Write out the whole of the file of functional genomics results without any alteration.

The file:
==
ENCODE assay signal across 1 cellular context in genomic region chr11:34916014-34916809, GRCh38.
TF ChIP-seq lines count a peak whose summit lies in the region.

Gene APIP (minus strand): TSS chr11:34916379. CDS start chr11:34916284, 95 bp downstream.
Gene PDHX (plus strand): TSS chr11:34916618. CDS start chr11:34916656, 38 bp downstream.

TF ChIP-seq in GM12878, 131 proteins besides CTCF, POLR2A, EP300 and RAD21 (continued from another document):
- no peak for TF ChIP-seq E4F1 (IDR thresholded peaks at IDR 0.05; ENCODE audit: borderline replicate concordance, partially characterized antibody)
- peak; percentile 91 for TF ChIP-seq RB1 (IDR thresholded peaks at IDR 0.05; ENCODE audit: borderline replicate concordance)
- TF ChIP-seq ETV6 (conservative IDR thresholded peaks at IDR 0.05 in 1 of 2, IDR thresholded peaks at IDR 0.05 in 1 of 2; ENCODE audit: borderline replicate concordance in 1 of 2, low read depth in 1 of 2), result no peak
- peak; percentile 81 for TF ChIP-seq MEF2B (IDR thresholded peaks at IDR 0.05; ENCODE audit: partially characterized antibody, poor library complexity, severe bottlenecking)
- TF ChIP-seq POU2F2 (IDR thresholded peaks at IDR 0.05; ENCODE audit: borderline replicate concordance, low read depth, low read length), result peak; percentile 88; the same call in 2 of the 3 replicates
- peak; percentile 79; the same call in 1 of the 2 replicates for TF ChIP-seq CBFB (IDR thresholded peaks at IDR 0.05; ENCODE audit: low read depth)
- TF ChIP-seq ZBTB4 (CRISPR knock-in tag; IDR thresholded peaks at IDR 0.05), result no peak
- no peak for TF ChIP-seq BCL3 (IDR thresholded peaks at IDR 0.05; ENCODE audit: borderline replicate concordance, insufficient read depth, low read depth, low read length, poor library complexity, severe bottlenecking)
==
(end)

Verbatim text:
ENCODE assay signal across 1 cellular context in genomic region chr11:34916014-34916809, GRCh38.
TF ChIP-seq lines count a peak whose summit lies in the region.

Gene APIP (minus strand): TSS chr11:34916379. CDS start chr11:34916284, 95 bp downstream.
Gene PDHX (plus strand): TSS chr11:34916618. CDS start chr11:34916656, 38 bp downstream.

TF ChIP-seq in GM12878, 131 proteins besides CTCF, POLR2A, EP300 and RAD21 (continued from another document):
- no peak for TF ChIP-seq E4F1 (IDR thresholded peaks at IDR 0.05; ENCODE audit: borderline replicate concordance, partially characterized antibody)
- peak; percentile 91 for TF ChIP-seq RB1 (IDR thresholded peaks at IDR 0.05; ENCODE audit: borderline replicate concordance)
- TF ChIP-seq ETV6 (conservative IDR thresholded peaks at IDR 0.05 in 1 of 2, IDR thresholded peaks at IDR 0.05 in 1 of 2; ENCODE audit: borderline replicate concordance in 1 of 2, low read depth in 1 of 2), result no peak
- peak; percentile 81 for TF ChIP-seq MEF2B (IDR thresholded peaks at IDR 0.05; ENCODE audit: partially characterized antibody, poor library complexity, severe bottlenecking)
- TF ChIP-seq POU2F2 (IDR thresholded peaks at IDR 0.05; ENCODE audit: borderline replicate concordance, low read depth, low read length), result peak; percentile 88; the same call in 2 of the 3 replicates
- peak; percentile 79; the same call in 1 of the 2 replicates for TF ChIP-seq CBFB (IDR thresholded peaks at IDR 0.05; ENCODE audit: low read depth)
- TF ChIP-seq ZBTB4 (CRISPR knock-in tag; IDR thresholded peaks at IDR 0.05), result no peak
- no peak for TF ChIP-seq BCL3 (IDR thresholded peaks at IDR 0.05; ENCODE audit: borderline replicate concordance, insufficient read depth, low read depth, low read length, poor library complexity, severe bottlenecking)